The history of the Delorean DMC-12 has been well documented. In annals of sports/GT car history, the Delorean may be just a footnote-a distinctive, stainless-steel bodied gullwing GT that many critics dismissed as being overpriced and underpowered. In corporate history, the undoing of John Z. Delorean’s brainchild reads like an action novel.Ã‚Â
Incredibly, the car’s rise to pop culture immortality came three years after the Delorean Motor Company declared bankruptcy and closed its factory in the form of the 1985 film “Back to the Future.” As a 12 year old kid at the time, I didn’t care what the critics said. I thought the Delorean was really cool.
The movie hype died down long, long ago. In the collective mind of the modern car enthusiast, the car may have been forgotten. The bloggers at MyRide did a piece that caught my attention. The DMC-12 is alive and well. You can even buy a “new” one if you like.Ã‚Â
The Delorean Motor Company is located in Texas. In 1997, they purchased the entire stock of original, unused parts from a warehouse in Ohio (where they were shipped from the factory in Northern Ireland). What’s more, Ã‚Â many of the parts suppliers of the Delorean are still in business, and have made improvements. The Delorean Motor Company can restore your DMC-12 to daily driver or concours standard.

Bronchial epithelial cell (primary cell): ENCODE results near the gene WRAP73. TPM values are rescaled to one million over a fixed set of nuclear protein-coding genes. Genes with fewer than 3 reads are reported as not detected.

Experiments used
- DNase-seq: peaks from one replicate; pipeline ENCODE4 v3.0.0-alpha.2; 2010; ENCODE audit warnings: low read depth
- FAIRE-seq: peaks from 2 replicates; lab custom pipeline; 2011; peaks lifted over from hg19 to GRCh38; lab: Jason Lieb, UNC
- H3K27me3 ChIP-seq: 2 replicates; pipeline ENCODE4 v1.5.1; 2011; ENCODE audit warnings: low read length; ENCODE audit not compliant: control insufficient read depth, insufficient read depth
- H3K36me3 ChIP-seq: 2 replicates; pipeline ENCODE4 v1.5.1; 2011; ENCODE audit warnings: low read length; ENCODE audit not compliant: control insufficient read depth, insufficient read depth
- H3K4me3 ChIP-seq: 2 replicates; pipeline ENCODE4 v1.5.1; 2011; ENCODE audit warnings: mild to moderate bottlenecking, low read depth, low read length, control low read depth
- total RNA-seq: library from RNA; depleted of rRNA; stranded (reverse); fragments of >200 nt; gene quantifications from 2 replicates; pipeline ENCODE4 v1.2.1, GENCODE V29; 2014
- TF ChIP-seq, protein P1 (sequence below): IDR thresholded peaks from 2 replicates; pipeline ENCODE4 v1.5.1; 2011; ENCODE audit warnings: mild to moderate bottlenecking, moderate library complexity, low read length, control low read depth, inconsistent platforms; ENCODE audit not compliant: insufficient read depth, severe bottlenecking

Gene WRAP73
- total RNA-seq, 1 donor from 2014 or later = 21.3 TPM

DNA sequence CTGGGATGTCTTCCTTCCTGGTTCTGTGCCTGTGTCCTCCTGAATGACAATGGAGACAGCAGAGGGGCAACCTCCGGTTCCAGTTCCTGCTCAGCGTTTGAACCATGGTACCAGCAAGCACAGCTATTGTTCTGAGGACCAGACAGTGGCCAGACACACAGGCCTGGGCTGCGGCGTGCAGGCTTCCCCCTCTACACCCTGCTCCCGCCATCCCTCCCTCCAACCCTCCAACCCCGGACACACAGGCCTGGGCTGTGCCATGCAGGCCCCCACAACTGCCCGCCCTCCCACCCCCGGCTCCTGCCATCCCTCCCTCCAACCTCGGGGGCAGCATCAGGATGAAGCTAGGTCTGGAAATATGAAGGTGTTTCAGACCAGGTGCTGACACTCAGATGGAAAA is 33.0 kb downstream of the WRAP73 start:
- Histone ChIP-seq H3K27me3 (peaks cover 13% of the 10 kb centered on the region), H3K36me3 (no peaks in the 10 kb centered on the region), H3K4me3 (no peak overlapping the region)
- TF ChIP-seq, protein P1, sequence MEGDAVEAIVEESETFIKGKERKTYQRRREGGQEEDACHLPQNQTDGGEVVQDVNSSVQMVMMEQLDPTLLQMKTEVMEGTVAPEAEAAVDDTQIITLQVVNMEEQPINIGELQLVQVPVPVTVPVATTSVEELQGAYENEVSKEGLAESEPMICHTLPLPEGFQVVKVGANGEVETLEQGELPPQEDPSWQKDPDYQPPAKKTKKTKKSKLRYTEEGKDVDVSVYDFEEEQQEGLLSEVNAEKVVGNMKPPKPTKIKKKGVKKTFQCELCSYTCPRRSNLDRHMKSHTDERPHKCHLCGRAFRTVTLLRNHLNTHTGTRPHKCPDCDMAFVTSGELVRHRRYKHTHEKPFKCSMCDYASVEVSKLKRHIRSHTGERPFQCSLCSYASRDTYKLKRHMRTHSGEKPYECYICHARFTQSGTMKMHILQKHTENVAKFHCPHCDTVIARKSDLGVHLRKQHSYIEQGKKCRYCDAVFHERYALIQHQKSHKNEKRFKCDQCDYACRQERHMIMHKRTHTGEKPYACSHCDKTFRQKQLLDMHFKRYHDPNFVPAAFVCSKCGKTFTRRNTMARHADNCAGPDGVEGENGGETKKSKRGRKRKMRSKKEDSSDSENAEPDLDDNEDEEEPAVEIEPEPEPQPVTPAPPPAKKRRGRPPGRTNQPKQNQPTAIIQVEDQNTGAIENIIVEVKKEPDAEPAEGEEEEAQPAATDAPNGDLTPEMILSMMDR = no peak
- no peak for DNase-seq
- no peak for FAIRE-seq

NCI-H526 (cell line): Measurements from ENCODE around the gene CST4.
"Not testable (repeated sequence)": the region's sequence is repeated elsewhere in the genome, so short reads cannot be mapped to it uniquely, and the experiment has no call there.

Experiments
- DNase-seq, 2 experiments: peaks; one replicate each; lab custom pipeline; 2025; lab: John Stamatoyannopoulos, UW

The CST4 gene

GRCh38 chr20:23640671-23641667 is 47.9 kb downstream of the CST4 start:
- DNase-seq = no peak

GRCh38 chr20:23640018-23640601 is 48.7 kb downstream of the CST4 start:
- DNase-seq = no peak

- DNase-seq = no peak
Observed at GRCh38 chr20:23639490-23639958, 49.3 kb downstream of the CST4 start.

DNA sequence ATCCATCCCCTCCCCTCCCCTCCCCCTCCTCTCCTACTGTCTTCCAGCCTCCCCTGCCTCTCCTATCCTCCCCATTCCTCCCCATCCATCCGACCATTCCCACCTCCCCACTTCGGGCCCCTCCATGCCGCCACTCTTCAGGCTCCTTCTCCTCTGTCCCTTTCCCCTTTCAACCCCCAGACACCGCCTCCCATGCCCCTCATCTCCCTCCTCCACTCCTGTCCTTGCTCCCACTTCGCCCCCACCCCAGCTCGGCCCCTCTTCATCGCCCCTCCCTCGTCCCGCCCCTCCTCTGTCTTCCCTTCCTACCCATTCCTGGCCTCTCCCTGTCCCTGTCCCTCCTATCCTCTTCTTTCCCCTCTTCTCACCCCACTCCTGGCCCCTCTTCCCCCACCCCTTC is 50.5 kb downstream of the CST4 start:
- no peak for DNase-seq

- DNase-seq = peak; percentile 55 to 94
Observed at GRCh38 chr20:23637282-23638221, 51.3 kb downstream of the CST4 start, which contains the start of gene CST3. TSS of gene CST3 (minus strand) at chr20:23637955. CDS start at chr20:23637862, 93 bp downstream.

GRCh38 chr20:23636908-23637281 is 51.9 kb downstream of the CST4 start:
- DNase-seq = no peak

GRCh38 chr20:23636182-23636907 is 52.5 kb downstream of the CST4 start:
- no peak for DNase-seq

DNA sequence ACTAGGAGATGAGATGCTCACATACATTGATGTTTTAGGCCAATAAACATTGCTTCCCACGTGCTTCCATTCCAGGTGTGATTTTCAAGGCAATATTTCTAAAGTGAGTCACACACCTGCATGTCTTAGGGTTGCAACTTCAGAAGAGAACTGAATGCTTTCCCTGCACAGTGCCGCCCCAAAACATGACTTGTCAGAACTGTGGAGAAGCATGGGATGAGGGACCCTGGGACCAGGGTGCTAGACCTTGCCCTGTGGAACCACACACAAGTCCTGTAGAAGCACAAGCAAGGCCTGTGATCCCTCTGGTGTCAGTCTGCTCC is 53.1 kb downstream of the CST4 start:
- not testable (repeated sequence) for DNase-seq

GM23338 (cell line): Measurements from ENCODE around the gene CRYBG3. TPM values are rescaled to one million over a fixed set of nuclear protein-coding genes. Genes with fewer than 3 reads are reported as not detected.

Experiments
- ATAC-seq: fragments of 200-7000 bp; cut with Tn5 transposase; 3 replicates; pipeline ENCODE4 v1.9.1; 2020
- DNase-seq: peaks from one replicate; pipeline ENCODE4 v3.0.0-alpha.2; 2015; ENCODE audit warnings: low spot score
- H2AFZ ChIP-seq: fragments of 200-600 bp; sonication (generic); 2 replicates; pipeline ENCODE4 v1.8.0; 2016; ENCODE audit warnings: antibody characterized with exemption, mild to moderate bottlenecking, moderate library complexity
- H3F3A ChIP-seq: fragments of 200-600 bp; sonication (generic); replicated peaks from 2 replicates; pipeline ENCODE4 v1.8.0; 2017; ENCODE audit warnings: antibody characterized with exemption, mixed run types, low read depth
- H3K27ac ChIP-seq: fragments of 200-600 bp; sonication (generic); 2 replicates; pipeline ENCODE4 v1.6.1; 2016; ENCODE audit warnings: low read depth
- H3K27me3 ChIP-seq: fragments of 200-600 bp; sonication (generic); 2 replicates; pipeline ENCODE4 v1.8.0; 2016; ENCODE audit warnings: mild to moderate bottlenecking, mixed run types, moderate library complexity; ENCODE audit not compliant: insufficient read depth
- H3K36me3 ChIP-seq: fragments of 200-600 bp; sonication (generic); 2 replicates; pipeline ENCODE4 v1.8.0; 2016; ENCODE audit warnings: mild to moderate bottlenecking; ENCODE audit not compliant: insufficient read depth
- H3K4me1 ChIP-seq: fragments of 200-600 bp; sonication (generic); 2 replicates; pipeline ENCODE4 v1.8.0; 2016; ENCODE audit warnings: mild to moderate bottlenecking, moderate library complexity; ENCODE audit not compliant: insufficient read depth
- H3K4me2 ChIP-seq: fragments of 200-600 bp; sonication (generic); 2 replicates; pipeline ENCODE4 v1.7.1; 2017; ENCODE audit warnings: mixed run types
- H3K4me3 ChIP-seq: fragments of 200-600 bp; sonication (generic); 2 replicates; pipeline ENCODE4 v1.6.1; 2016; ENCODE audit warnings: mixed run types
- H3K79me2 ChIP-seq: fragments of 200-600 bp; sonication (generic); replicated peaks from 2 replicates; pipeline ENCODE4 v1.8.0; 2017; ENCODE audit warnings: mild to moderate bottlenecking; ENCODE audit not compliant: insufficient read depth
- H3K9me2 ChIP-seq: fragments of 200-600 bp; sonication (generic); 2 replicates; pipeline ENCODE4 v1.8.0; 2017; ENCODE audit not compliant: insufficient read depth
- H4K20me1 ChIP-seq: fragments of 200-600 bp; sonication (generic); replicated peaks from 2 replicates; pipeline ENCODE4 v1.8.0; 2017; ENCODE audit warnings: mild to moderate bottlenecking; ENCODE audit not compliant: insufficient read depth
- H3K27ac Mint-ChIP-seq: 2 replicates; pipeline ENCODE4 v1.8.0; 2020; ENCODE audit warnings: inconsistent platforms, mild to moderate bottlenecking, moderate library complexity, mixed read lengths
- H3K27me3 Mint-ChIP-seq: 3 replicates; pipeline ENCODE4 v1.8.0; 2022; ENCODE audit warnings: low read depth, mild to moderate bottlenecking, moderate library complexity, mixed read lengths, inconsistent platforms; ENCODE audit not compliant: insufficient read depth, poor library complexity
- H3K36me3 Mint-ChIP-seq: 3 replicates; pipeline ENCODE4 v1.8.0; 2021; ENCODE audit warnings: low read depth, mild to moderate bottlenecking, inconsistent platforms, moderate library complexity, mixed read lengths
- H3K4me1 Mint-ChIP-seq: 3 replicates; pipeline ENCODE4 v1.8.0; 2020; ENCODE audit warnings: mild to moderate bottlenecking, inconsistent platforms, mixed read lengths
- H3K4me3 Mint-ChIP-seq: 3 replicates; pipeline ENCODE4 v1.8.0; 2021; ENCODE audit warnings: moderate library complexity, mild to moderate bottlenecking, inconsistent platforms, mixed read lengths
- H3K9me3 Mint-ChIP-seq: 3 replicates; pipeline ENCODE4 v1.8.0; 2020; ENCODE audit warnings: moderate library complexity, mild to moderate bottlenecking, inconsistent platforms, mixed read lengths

You don’t have a DMC-12, you say? No matter-for between $57,500 to $72,000, you can buy a newly built one. Using a new stainless steel chassis, carbon fiber underbody and the aforementioned NOS parts, a new example is yours for the taking. This time around, there is some room for a little personalization. In 1981, your only option was an automatic transmission, and a choice of a black or grey interior.Ã‚Â
In 2008, you can specify keyless entry, custom Alpine audio, iPod connectivity, BlueTooth, navigation, XM/Sirius satlellite radio, back-up camera or heated and cooled seats. Performance upgrades are also available to address some of the original car’s shortcomings.Ã‚Â
Whatever you thought of the Delorean when it debuted, not a lot has changed, but you have to respect the dedicated enthusiasts who are working very hard to keep the old cars going, and taking on the task of making new cars, A special thanks to MyRide again, for breaking a a fun story that I had to pass along to everyone here at The Garage.